Serving Sake

Saké is often served in those small traditional cups called ochoko. Another popular drinking vessel is a small wooden box, usually cedar, called masu. And yet the prevailing opinion, at least among most of the new saké enthusiasts, is that saké is best enjoyed when drank from a wine glass.


The ochoko is the traditional cup to enjoy sipping saké out of. When saké began to be exported from Japan, primarily to America, it was not premium daiginjo to say the least. The main product imported for years was low quality futsu-shu and restauranteurs were instructed to serve it hot to mask the inferior flavor. The small cups do not allow for the full aroma to be considered, and encourage quick consumption like the shot glasses commonly used to drink cheap tequila.

The wooden masu were originally containers for purchasing rice. But people came to use it to buy a drink of sake with in order to ensure getting the full pour they paid for. It's also fun to drink from these boxes, but they should never be used with high quality sakés, as the wood has a tendency to mask the flavors of the saké.


Wooden masu So wine glasses are the preferred way to drink saké, just as you would choose a glass to enjoy the aromatics of a white wine before and during drinking, so should you use a glass that allows you to enjoy the "nose" of any of the good sakés.


A couple quick comments about saké etiquette. It is customary to pour cups of saké for your friends or your guests. Pour their drinks, then allow them to pour yours. Refill their cups when empty. Pouring your own saké is considered to be bad manners.


An elder, boss or someone of higher status should allow the person of lower status to pour their drinks. There are other subtleties, as with most Japanese customs, and they are nice to learn, but remember to pour for others and you're ahead of the game.


More important is to make sure you're serving the saké at the correct temperature. Many saké manufacturers will put serving temperature information on the labels, indicating the best zones for the particular saké Otherwise there are a few rules of thumb that will help. Rule number one is never serve saké hot unless it's crap!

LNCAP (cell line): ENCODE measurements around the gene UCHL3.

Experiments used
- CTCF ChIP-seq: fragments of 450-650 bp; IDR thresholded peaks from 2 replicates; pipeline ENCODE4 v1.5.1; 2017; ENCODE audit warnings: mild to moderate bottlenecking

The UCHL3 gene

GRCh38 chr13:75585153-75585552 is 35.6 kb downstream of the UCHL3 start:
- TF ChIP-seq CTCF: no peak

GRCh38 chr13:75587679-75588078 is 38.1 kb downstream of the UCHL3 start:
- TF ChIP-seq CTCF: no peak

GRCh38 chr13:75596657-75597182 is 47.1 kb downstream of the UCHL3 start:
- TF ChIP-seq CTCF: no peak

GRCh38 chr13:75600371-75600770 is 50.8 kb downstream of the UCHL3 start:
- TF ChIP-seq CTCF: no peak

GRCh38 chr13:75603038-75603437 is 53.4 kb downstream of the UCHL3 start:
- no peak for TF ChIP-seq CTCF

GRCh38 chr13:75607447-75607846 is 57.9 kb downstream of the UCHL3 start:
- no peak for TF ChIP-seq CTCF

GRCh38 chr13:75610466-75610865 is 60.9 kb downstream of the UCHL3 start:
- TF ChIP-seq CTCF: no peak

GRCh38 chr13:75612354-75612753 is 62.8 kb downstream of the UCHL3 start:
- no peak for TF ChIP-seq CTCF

Namezake, or un-pasteurized sake should be stored and served cold. Similarly daiginjo and ginjo sakés are typically stored cold and should never be heated to more than room temperature. They are normally served slightly chilled.


Premium sakés like ginjo and daiginjo should be taken from refrigeration and allowed to warm up naturally as you drink them, but again never allow it to get warmer than room temperature. Try to notice at what temperature the saké tastes best to you. You may notice different flavor profiles becoming more noticeable as you hit certain temperature ranges.


It's true that some sakés are warmed in the winter in Japan, and the best temperature for a saké can vary with personal preference. On a cold day warming a nice junmai might be just the thing. Slight warming can also serve to re-vitalize a saké that's just a bit past its prime. But in general keep premium sakés chilled, and never, ever heat saké up until it's hot. Kanpai!

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